State of the World's Minorities 2008 - Bangladesh
|Publisher||Minority Rights Group International|
|Publication Date||11 March 2008|
|Cite as||Minority Rights Group International, State of the World's Minorities 2008 - Bangladesh, 11 March 2008, available at: http://www.refworld.org/docid/48a7eae264.html [accessed 28 February 2015]|
|Disclaimer||This is not a UNHCR publication. UNHCR is not responsible for, nor does it necessarily endorse, its content. Any views expressed are solely those of the author or publisher and do not necessarily reflect those of UNHCR, the United Nations or its Member States.|
What should have been an election year in Bangladesh was marred by violence and a clampdown on political opponents. During the course of the year, Bangladesh's care-taker government took stringent action against opposition leaders. Two former prime ministers and some 45 political leaders are amongst those detained on various charges, chief amongst them corruption.
Human rights violations have shown a rise in Bangladesh through the year. The European Union (EU) and the US have both shown concern about the situation in the country. Though the violence had no particular minority dimension, minorities were amongst those affected in the rising wave of human rights violations. In May, Amnesty International expressed grave concern over reports of alleged torture and death in custody following the imposition of emergency in early 2007. In March 2007, a leader of the Garo indigenous community, Richil, reportedly died in custody following torture carried out by military personnel, Amnesty said. The Garo community live in Modhupur and, since 2003, have been opposing the construction of a national park in their traditional homeland. The Garo community is also predominantly Christian.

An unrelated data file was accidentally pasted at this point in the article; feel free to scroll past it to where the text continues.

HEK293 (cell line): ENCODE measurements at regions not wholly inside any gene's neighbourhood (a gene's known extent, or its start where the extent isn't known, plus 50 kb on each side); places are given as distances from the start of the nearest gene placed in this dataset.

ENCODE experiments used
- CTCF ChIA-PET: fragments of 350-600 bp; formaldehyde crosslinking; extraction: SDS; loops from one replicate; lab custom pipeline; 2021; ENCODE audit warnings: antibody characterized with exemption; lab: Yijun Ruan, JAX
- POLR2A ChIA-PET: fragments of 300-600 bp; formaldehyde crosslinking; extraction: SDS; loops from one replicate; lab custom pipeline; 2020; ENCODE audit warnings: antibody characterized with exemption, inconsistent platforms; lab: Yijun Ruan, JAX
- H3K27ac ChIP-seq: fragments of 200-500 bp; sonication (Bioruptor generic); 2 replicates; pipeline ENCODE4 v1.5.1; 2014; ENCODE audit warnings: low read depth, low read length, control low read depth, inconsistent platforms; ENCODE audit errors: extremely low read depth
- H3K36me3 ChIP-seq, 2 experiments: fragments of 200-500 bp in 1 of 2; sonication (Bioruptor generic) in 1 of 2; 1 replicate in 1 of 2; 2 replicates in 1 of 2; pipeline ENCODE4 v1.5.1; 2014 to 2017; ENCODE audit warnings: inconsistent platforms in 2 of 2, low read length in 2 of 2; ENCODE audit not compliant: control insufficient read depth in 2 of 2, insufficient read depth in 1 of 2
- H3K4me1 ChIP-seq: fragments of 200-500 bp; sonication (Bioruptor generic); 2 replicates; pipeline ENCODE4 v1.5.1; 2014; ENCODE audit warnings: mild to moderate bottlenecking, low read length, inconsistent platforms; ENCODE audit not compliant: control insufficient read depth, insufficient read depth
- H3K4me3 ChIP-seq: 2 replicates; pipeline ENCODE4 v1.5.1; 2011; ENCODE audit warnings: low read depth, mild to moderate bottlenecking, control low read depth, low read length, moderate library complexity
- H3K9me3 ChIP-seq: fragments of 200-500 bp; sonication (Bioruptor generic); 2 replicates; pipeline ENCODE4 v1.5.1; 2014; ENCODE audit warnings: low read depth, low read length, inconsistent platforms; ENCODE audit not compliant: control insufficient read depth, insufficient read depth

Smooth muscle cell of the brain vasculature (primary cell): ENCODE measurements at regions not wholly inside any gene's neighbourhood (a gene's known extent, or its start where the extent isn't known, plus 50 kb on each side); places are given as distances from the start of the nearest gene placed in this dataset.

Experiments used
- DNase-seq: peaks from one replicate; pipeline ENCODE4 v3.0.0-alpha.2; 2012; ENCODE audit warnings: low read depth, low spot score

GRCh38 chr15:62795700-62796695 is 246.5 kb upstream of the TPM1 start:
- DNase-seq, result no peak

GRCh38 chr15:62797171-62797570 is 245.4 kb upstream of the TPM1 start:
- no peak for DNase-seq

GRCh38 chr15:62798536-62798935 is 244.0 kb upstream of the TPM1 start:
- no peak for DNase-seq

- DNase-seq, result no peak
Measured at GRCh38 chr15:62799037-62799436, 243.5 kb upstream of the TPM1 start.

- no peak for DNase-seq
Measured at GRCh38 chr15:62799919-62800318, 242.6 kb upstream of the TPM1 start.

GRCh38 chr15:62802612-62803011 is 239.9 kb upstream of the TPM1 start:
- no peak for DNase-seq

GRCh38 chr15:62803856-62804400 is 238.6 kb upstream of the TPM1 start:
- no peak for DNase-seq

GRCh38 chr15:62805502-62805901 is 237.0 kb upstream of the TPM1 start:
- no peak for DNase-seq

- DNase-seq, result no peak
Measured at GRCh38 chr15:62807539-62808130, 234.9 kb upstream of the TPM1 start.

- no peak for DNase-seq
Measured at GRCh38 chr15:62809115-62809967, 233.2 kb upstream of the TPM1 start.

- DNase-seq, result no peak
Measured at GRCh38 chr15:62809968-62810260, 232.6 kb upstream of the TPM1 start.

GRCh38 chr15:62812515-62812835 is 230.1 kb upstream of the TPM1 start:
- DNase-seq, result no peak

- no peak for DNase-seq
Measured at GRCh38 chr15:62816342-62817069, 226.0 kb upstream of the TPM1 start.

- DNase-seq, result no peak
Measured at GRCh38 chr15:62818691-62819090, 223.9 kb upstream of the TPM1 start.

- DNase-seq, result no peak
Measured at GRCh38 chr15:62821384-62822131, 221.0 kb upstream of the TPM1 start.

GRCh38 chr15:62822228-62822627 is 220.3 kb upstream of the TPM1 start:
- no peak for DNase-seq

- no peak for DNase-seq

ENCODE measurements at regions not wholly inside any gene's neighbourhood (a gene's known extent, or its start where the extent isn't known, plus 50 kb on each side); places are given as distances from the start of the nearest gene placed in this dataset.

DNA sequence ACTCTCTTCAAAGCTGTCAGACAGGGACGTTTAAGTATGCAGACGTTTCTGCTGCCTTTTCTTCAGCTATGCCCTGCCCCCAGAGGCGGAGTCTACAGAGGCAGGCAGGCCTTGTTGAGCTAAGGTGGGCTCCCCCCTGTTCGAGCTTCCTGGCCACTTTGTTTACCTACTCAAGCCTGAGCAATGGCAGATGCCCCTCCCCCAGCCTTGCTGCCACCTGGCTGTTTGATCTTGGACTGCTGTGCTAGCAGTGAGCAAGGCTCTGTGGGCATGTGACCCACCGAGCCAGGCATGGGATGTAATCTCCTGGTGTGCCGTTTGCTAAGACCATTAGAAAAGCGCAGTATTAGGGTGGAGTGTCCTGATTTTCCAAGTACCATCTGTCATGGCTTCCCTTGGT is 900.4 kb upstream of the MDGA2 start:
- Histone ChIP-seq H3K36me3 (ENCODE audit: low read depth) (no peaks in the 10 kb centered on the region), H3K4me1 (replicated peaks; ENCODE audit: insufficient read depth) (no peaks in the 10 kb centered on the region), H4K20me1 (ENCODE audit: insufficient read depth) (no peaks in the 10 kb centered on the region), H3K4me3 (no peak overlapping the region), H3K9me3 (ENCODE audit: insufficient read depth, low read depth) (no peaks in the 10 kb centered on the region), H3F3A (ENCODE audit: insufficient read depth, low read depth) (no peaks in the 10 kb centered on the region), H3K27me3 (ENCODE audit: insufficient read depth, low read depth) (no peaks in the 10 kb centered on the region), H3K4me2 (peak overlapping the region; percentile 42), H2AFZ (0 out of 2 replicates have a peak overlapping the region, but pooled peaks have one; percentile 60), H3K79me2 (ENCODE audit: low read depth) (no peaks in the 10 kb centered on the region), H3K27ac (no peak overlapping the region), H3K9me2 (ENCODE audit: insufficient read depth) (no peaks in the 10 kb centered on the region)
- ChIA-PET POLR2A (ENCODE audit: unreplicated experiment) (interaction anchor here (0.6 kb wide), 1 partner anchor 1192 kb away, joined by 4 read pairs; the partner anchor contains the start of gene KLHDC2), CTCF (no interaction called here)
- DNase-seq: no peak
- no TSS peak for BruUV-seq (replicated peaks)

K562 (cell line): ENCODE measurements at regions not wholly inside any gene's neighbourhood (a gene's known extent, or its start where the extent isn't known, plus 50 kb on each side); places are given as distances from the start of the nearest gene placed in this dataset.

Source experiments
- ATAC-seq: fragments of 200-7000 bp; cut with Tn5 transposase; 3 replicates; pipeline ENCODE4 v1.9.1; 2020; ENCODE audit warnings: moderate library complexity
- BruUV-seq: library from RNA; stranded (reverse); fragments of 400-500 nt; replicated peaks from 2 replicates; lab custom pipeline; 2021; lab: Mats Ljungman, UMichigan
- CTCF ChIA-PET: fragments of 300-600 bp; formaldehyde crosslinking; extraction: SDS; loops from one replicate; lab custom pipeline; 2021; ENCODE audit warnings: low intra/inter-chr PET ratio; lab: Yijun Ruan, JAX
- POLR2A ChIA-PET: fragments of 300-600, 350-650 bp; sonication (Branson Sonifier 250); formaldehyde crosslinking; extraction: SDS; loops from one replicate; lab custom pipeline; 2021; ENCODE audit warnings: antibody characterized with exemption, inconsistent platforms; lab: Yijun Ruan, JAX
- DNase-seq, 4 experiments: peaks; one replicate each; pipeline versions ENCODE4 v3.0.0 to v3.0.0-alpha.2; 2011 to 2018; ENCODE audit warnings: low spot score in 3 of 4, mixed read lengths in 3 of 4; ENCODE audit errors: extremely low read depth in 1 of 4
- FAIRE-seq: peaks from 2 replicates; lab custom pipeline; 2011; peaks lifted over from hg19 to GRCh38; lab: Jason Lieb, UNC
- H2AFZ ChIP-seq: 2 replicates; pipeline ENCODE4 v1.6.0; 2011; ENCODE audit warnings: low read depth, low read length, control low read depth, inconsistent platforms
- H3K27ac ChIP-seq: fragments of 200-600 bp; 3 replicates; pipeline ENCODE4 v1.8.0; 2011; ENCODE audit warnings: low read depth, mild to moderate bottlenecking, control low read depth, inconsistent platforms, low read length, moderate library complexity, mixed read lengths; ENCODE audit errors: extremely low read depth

Violence and discrimination against religious and ethnic minorities continued through 2007 a US government report on religious freedom said. The report, released in September, said Hindu, Christian and Buddhist minorities experienced discrimination and on occasion violence. It also said that members of the Ahmaddiya Islamic sect faced harassment, and protesters demanded that they be declared non-Muslims.
Compared to most other countries in the region, the impact of natural disasters in 2007 was of added significance to Bangladesh because the country has been identified as under threat from climate change. According to environment experts 11 per cent of low-lying land, home to some 140 million people, may be permanently under water in the future due to rising sea levels. In Bangladesh too, minority and indigenous groups often face the biggest impact of natural disasters while aid and assistance to these groups is often too limited.
In late 2007, southern Bangladesh was ripped by cyclone Sidr, which impacted millions of people. Two weeks after the cyclone hit, while international and local aid agencies were struggling to get relief to those most in need, information on affected minorities and tribal groups was scarce. According to Bangladesh's Disaster Management Information Centre, two indigenous communities, the Munda and Mahato, in Sundarban area and the Rakhain community in Patuakhali were affected by the cyclone. The centre said that livelihoods had been badly damaged. Despite the Bangladeshi government, and local and international NGOs working in the area, two weeks into the disaster there was no proper assessment of how badly the minority and indigenous communities were affected and whether aid was reaching them properly. The Khulna and Barisal districts affected by Sidr are also areas that have a high concentration of minority Hindus.